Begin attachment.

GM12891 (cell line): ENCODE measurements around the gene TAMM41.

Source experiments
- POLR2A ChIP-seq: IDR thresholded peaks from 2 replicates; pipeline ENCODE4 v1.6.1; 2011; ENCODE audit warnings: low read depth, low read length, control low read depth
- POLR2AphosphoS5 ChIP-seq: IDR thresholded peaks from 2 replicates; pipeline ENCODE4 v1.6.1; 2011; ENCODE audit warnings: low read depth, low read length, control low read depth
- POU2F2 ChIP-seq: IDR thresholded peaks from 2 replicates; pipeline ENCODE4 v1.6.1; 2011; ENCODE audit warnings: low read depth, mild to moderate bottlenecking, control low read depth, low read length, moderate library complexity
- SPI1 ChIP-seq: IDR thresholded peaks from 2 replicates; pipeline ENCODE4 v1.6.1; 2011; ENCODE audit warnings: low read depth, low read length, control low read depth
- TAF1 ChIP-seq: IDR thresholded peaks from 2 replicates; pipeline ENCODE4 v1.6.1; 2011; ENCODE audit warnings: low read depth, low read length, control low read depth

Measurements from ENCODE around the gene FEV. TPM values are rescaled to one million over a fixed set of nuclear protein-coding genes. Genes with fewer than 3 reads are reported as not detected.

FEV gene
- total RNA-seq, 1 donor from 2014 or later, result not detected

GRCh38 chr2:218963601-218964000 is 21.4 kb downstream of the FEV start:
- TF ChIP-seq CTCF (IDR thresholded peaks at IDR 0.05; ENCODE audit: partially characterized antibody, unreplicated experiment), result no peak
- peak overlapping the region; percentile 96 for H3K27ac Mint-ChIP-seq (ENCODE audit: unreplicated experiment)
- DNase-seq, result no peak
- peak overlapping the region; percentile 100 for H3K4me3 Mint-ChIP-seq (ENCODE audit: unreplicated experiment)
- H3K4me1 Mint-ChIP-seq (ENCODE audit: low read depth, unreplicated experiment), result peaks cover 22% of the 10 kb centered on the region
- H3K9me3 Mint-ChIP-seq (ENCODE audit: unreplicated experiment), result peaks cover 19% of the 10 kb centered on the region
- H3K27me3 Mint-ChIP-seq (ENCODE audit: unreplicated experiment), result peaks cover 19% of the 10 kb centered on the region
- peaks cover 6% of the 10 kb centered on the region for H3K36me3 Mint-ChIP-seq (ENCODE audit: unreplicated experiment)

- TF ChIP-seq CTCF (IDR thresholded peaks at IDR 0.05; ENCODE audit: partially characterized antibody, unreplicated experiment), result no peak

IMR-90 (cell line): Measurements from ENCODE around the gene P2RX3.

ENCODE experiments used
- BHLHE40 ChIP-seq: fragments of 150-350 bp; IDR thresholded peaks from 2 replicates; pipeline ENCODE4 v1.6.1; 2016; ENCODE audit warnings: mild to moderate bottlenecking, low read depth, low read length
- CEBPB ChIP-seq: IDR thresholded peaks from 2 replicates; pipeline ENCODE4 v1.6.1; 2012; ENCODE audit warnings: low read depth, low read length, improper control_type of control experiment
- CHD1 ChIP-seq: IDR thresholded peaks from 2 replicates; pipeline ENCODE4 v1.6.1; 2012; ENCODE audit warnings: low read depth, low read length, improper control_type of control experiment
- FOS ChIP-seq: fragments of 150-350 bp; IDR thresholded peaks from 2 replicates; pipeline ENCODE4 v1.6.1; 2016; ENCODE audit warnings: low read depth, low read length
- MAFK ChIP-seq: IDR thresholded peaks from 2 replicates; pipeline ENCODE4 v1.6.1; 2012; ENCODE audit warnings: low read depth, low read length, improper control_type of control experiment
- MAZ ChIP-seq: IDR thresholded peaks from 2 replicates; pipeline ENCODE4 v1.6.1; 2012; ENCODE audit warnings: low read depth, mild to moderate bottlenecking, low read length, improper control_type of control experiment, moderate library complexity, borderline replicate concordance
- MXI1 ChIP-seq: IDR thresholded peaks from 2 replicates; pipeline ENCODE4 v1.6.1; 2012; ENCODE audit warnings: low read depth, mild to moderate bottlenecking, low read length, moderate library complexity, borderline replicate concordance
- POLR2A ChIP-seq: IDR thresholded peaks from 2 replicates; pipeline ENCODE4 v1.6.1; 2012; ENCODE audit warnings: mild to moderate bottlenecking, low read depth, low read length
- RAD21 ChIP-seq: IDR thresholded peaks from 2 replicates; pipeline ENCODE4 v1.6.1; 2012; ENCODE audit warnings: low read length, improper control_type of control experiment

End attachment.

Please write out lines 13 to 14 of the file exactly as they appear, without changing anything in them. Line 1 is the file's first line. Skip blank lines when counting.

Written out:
- peak overlapping the region; percentile 96 for H3K27ac Mint-ChIP-seq (ENCODE audit: unreplicated experiment)
- DNase-seq, result no peak